Daily review journal questions
June 8, 2015 10:27 AM   Subscribe

I keep track of some basic 'quantified self' info by hand, and I'd like to add one or more prompts to help me both track and improve my wellbeing. Gratitude journal prompts are one (maybe not perfect) example - what else could I look at?

I'm keeping a daily log while I try out new medications to help me notice any changes, patterns, or effects I might not otherwise spot. Currently I note meds, food, tea/coffee/alcohol/water intake, sleep, and results from the physical activity and phone usage logs my smartphone keeps, as well as a brief general note on what I did during the day. I'd like to add something to this routine that's more introspective/proactive, to hopefully have a positive effect on my wellbeing. What could I notice and track, or what questions could I pose to myself?

Gratitude journaling is the canonical example, and one of the points I'd like to add to my daily review list might indeed be something like "three things I'm grateful for about today". It's widely said to help encourage a more grateful, positive outlook as you practise it day to day, though some findings indicate the potential for burnout if done too often. I'm wondering what other prompts I could try out that might be thought-provoking, useful, interesting - and what would be most likely to make a difference, perhaps.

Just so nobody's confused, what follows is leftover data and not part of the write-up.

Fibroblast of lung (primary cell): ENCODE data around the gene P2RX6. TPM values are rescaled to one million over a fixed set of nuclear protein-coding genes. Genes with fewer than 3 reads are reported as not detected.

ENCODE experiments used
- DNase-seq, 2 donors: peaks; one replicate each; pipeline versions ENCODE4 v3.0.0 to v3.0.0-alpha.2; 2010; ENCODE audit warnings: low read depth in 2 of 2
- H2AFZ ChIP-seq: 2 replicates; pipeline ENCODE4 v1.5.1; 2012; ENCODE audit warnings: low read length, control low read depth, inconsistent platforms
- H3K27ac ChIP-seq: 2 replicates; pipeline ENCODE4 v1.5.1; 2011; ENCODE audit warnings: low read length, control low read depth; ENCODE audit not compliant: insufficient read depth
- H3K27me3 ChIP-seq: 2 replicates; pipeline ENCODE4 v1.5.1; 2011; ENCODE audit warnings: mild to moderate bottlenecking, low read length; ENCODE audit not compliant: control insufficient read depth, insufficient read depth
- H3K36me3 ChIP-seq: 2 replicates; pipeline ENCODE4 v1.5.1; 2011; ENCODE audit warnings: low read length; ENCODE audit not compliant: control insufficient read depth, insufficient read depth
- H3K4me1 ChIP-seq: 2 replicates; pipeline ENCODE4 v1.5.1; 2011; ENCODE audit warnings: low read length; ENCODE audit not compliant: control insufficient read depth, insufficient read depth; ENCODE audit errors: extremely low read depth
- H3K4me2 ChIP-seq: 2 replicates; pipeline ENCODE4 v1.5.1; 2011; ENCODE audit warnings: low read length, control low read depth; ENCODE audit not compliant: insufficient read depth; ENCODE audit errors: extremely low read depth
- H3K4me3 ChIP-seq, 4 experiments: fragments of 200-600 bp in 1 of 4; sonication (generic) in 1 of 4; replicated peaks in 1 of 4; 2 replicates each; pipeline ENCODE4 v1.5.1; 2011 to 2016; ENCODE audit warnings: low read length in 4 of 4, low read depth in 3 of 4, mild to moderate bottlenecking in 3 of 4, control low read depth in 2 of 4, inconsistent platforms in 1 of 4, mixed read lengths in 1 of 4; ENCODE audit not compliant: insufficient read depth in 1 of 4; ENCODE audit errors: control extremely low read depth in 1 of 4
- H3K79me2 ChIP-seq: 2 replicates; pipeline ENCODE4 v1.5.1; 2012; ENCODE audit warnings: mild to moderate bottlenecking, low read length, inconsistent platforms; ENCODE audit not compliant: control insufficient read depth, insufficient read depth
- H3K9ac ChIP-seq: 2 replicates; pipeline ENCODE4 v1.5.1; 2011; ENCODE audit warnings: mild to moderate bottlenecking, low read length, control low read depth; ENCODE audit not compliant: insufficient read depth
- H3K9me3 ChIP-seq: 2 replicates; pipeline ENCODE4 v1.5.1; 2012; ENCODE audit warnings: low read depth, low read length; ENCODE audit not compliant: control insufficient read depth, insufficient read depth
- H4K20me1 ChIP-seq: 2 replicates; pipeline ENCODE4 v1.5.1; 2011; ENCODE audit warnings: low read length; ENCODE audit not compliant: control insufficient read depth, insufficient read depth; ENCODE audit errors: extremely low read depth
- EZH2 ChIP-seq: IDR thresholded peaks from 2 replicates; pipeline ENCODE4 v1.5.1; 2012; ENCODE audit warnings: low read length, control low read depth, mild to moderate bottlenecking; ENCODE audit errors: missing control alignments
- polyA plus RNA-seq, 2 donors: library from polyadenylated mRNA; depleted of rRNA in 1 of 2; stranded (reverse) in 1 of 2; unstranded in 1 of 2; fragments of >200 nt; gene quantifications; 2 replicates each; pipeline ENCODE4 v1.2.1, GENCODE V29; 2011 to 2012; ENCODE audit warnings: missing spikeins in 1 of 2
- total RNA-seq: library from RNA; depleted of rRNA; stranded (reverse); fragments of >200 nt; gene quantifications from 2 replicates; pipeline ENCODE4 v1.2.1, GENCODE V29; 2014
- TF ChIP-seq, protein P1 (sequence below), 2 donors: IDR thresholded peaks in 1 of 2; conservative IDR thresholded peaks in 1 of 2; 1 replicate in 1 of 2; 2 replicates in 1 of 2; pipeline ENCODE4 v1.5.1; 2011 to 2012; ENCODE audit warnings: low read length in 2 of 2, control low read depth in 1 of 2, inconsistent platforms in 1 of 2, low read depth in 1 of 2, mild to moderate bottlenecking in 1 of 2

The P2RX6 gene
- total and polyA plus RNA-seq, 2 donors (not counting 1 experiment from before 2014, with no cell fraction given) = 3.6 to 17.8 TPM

I'm currently feeling fairly low, and struggling to see the wood for the trees when thinking about the kinds of questions I could ask. I'd love to hear any thoughts on this, whether or not you use them yourself. I look forward to experimenting with any ideas - and I'll update in a couple of months with how things are going. I'm keen to change something right now.
posted by lokta to Health & Fitness (7 answers total) 17 users marked this as a favorite
I only used this once for a few months, but it did get me out of a rut and got me out of feeling a bit blue.

I will not list the specific challenge, but if you want, feel free to memail me, but I think the exercise will suffice without it.

So let's say you have identified a barrier; perhaps you feel you can't do things alone and they won't be fun.

So on the top of a piece of paper, write that title/belief (Can't do activities alone, no fun).

Now pick an activity that sounds fun to you. Maybe it is a meetup with strangers. Maybe it is hiking in the woods.